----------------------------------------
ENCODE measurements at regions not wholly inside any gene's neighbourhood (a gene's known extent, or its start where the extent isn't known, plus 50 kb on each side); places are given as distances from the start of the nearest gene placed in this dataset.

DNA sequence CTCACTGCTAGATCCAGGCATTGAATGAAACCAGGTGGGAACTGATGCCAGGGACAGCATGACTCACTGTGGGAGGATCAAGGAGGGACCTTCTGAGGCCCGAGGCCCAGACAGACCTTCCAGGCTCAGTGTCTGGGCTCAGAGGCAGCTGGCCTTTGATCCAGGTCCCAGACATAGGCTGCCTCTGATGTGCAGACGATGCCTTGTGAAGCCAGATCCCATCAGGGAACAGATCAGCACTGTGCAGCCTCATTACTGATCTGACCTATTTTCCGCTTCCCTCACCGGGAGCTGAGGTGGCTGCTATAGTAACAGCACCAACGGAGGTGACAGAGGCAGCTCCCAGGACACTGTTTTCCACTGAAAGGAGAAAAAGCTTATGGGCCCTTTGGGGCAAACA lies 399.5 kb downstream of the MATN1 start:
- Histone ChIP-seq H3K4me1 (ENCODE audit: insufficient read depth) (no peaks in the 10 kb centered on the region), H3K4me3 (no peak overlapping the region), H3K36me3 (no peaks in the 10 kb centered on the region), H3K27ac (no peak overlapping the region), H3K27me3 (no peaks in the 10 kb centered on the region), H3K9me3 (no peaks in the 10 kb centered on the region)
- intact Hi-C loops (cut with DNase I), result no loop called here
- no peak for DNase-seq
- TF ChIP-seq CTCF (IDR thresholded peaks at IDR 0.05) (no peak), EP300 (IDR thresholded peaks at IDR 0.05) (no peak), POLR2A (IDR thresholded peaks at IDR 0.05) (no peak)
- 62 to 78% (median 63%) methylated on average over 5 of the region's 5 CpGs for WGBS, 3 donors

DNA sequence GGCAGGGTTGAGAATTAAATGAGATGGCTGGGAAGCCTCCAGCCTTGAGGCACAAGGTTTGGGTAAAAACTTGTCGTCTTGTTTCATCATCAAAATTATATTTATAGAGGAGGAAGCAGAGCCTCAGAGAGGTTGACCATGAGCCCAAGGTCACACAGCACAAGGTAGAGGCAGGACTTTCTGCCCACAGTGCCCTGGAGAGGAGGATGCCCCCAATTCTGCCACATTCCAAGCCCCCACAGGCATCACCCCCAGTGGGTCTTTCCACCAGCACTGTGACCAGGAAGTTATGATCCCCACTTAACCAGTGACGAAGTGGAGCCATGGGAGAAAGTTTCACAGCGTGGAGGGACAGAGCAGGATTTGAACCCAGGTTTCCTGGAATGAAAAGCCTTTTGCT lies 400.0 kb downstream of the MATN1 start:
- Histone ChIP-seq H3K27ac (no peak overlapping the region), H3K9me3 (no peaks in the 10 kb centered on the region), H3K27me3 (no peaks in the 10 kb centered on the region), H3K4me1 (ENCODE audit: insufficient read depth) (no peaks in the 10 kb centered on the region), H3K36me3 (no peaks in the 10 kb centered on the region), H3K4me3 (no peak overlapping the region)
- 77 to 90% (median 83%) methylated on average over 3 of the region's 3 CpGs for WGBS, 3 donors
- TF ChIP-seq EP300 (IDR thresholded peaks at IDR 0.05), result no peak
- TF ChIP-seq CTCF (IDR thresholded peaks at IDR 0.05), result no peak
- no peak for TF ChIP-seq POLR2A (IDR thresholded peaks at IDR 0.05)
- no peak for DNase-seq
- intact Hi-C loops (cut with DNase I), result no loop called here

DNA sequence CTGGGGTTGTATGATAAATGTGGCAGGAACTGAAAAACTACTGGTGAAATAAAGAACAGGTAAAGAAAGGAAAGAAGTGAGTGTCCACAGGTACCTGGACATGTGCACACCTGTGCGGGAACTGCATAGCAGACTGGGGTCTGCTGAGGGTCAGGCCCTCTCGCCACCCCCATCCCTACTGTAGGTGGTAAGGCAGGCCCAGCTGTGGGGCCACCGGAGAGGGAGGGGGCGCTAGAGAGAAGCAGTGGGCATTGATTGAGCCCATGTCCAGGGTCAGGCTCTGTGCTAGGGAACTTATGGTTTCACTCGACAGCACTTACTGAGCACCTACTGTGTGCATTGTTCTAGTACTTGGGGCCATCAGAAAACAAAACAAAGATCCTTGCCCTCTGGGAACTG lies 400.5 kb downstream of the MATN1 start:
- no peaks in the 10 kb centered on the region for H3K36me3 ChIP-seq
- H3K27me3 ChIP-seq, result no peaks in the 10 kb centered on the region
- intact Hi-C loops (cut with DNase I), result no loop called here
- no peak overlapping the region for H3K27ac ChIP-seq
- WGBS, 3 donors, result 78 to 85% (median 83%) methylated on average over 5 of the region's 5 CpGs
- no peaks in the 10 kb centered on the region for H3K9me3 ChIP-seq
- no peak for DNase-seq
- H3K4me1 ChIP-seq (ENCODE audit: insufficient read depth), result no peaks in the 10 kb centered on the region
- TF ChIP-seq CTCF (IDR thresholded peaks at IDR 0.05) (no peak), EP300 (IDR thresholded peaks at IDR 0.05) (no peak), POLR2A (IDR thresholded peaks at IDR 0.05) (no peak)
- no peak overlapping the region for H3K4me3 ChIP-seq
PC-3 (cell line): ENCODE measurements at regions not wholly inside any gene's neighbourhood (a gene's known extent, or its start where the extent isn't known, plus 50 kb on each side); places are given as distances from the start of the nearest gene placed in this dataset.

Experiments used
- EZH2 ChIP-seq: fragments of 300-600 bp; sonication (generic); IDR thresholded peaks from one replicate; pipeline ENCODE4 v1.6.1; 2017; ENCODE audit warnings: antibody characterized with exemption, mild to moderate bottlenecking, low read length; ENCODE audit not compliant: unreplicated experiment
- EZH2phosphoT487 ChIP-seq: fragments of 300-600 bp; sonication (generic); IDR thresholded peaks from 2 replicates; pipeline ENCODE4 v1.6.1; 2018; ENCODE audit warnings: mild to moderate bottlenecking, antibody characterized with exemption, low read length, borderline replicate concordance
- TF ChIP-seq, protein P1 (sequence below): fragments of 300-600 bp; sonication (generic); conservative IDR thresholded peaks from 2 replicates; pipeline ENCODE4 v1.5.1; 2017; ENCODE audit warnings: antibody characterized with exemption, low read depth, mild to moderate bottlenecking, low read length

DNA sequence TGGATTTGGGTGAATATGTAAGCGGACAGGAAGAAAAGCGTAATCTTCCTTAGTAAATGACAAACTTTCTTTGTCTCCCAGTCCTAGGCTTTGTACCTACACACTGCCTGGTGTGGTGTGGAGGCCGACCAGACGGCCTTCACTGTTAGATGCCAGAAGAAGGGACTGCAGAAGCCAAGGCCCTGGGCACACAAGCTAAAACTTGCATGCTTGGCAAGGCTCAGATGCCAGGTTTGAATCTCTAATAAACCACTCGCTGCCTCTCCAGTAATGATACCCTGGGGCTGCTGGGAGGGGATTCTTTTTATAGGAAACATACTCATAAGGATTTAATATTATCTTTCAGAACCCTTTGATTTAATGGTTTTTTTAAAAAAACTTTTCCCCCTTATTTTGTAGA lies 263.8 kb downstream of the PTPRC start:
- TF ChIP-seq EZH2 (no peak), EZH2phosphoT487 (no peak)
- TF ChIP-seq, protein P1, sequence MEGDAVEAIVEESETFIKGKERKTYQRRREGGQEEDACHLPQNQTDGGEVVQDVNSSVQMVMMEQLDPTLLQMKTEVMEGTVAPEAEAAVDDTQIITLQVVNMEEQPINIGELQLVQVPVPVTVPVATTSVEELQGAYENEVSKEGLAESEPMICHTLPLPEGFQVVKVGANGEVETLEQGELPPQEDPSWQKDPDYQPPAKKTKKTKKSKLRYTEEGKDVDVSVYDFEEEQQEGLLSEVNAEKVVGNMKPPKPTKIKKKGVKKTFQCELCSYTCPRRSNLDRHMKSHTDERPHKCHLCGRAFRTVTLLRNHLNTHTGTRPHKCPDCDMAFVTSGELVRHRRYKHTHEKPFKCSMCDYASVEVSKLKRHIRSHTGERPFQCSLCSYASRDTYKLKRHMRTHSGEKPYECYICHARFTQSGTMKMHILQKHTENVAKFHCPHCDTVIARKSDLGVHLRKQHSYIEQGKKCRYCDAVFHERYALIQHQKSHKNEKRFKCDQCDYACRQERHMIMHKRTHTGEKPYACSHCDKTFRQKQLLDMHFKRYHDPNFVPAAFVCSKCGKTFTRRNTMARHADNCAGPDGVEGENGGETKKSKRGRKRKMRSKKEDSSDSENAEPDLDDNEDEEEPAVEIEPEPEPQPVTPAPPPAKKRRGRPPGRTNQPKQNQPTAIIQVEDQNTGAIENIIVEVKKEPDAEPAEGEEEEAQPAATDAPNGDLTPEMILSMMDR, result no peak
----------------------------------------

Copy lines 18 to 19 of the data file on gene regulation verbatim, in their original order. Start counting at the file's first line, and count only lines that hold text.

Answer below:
- H3K27me3 ChIP-seq, result no peaks in the 10 kb centered on the region
- intact Hi-C loops (cut with DNase I), result no loop called here